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Maggie’s Mark lands in coup soup
- Thatcher son charged with plot to topple African nation’s President

London, Aug. 25: Mark Thatcher, the son of the Iron Lady, Margaret Thatcher, appeared in court in Cape Town today, charged with financing a bizarre plot to overthrow the President of the oil-rich African state of Equatorial Guinea.

Although the British media has always had it in for the former Prime Minister’s son, a Sanjay Gandhi-like figure but without the latter’s charm or political ambition, no evidence has been provided so far that he has been dabbling in African politics. Mark’s lawyers have said he is pleading not guilty.

His mother Lady Thatcher, who is in poor health and suffers memory losses, was today in America and not available for comment.

Mark, who had been charged with two sections of South Africa’s Foreign Military Assistance Act, was released on bail tonight on a bond of 2 million rands (£165,000) and after agreeing to hand in his passport.

The alleged plot in which Mark is said to be involved could be taken from a Frederick Forsyth novel. It involves mercenaries, illegal weapons purchases, an Old Etonian who faces the death penalty and Mark Thatcher — or rather Sir Mark Thatcher, as he technically should be called following the death last year of his father, Sir Dennis Thatcher.

The accusation is that Mark and his friends have been planning to overthrow President Teodoro Obiang of Equatorial Guinea, a backward country which has attracted the unwelcome attention of western adventurers after suddenly discovering vast reserves of oil. The country is now pumping 350,000 barrels a day.

The idea is to replace Obiang, who has been in power since 1979 after executing the former ruler, who happened to be his uncle, with a more accommodating man, Severo Moto, an Opposition figure currently in exile in Spain — or so it is alleged. In return, Moto, once he is in power, will shower his benefactors with business concessions.

It is claimed that a Briton, Simon Mann, an Old Etonian-turned-African mercenary, is the ringleader. In March, he was held in Zimbabwe, allegedly with a plane full of mercenaries on their way to overthrow the Equatorial Guinea government.

Mann is one of 70 defendants held in Zimbabwe while another 19 are on trial in the Equatorial Guinea capital, Malabo. They include South African arms dealer Nick du Toit, another alleged key figure, who told the court today that he met Mark in the months before the alleged plot was foiled.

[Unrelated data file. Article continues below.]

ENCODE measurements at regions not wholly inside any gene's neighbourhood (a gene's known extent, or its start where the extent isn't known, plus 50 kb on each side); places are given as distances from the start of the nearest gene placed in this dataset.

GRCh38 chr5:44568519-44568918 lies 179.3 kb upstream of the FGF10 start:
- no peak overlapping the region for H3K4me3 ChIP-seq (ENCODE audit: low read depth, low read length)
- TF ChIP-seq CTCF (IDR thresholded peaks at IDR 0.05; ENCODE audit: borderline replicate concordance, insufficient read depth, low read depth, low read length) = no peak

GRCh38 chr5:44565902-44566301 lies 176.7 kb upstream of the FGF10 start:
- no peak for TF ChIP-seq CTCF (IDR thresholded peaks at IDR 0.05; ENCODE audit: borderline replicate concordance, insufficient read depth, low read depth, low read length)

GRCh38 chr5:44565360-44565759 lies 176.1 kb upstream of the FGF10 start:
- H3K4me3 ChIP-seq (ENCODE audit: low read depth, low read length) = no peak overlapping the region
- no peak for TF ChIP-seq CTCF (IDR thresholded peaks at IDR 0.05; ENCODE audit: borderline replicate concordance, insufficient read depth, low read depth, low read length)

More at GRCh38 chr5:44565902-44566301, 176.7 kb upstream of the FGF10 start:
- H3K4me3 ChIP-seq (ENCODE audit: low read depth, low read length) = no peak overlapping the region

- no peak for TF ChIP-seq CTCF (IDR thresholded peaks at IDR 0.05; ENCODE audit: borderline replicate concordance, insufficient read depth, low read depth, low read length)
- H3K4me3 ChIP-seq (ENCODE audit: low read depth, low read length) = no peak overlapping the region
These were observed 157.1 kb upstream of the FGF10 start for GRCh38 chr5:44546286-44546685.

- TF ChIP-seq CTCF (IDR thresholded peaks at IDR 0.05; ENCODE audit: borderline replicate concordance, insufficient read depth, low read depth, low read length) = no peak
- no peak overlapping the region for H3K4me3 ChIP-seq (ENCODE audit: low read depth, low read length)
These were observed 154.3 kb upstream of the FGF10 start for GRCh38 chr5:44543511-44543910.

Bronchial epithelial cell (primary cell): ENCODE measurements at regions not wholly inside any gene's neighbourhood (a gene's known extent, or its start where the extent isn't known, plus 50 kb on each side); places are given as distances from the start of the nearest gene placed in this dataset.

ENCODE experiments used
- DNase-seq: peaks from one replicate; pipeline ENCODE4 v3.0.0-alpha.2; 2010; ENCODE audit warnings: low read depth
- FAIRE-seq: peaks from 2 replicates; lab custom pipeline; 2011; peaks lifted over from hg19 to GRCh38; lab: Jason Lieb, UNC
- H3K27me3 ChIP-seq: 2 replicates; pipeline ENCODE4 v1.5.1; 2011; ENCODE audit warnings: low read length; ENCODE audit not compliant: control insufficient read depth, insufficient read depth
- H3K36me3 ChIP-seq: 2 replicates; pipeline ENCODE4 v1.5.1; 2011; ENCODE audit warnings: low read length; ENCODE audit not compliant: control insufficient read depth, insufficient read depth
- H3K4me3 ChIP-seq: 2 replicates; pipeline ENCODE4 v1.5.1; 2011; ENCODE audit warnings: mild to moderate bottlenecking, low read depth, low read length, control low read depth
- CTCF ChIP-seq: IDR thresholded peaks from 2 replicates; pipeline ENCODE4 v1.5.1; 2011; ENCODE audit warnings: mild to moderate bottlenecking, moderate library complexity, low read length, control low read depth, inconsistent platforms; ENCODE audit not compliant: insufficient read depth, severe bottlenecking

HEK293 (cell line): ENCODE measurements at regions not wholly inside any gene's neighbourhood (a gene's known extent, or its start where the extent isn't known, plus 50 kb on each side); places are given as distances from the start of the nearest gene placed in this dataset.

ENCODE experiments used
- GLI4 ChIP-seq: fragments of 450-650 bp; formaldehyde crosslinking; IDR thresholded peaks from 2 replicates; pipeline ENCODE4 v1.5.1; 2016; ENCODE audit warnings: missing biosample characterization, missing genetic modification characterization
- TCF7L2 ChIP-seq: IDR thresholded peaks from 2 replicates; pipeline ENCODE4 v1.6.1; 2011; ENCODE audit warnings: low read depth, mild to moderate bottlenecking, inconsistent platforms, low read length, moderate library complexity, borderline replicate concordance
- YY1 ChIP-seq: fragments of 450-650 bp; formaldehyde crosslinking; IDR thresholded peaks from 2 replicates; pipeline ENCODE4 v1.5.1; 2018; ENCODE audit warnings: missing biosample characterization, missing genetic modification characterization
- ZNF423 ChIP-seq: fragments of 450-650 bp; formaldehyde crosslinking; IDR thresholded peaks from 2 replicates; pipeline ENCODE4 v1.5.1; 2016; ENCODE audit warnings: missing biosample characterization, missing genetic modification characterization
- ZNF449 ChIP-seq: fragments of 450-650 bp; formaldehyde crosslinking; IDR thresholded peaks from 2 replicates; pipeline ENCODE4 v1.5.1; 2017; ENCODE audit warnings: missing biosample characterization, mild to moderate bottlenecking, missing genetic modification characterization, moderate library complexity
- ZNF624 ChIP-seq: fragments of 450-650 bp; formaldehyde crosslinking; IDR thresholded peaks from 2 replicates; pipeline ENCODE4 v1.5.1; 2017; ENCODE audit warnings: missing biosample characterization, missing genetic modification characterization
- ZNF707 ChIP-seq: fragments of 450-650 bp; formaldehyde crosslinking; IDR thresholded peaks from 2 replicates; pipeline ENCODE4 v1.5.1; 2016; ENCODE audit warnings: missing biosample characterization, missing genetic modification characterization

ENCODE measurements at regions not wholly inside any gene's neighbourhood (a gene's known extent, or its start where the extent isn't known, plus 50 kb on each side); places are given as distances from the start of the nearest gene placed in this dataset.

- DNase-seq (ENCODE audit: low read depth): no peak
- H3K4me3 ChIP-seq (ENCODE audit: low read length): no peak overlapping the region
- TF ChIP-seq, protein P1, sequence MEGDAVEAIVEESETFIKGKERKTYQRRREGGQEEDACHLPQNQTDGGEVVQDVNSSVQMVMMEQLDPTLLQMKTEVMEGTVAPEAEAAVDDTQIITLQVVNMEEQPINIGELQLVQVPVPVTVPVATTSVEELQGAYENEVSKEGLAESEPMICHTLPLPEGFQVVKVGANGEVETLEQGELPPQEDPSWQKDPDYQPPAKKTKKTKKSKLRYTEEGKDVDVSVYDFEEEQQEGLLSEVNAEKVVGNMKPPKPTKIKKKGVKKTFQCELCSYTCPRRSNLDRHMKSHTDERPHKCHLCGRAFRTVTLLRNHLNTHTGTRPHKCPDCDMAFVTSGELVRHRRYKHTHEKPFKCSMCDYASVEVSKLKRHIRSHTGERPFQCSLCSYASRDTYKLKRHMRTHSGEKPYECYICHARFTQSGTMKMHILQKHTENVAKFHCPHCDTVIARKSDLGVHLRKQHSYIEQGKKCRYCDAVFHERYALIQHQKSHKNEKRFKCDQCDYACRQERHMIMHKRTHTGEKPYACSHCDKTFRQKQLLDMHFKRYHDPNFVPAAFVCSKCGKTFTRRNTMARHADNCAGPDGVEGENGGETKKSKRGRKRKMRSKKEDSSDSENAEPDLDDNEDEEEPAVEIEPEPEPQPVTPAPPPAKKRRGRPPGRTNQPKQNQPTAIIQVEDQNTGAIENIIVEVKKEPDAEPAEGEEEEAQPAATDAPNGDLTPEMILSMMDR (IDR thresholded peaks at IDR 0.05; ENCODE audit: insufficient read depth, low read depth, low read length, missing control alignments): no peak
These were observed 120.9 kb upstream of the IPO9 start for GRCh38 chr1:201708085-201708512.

Du Toit, who faces the death penalty for his alleged role, said Mark was interested only in purchasing hardware that was not involved in the alleged coup plot. He was interested only in buying military helicopters for a mining deal with Sudan, he said.

British reports today did not paint too flattering a portrait of Obiang. That he is said to be a ruthless dictator is par for the course but he is also accused of having recently styled himself as “God”. He is even accused of eating his opponents’ testicles. He fits the western stereotype of the African dictator.

Some would claim that Mark, who left Harrow (Nehru’s and Churchill’s old school) in 1971 with three levels, is simply not bright enough to be involved in such a complicated conspiracy. On the other hand, he has been shrewd enough to make a fortune estimated at £60million by Sunday Times, apparently by shamelessly using the line, “Perhaps, you know my mum...”

While Mark’s twin sister Carol has made a life in journalism — she did not scream for her mother’s help when Max Hastings, editor of The Daily Telegraph, fired her as a feature writer — Mark has always cut a sour figure.

He is best known for getting lost in the desert in 1982, the year of the Falklands War. His mother wept when Mark, a would-be racing driver, went missing in the Sahara during the Paris-Dakar car rally. Not everyone in Britain shared the Prime Minister’s joy when her son was spotted and rescued by a helicopter.

During the 1987 general election, Mark asked Bernard Ingham, then Thatcher’s press secretary, how best he could help his mother win another term in office.

Ingham, a blunt Yorkshireman, reportedly replied: “Leave the country.”

Mark eventually did that, settling in South Africa, with his wife, a Texan heiress called Diane Bergdof whom he married in 1987. The couple, said to have had marriage problems, remains together and has a son and a daughter.

Today at 7 am, at his home in the exclusive suburb of Constantia in Cape Town, Mark was arrested by police who had come equipped with search warrants.

They examined his records and his computer.

Police spokesman Sipho Ngwema said Mark, if found guilty, he could face up to 15 years in prison — and a lot worse if extradited to Equatorial Guinea.

The spokesman added: “We have evidence, credible evidence, and information that he was involved in the attempted coup. We refuse that South Africa be a springboard for coups in Africa and elsewhere. We believe Mr Thatcher assisted in finance and logistics.”

Equatorial Guinea justice minister Ruben Mangue welcomed Mark’s arrest and told a BBC interview: “We congratulate the South African police and the South African government for their efforts in the struggle against terrorism and mercenaries’ activities.”

He urged other foreign governments, including Britain’s, to take action against their nationals who, he said, were involved in the coup plot.

“There are American citizens, British citizens, Spanish citizens involved in the operation. We want their governments to follow the same example,” Mangue said.

He played down suggestions that Equatorial Guinea would now be seeking Mark’s extradition from South Africa.

“Let’s first give an opportunity to the South African authorities and the South African legal system to handle the situation,” the minister said.

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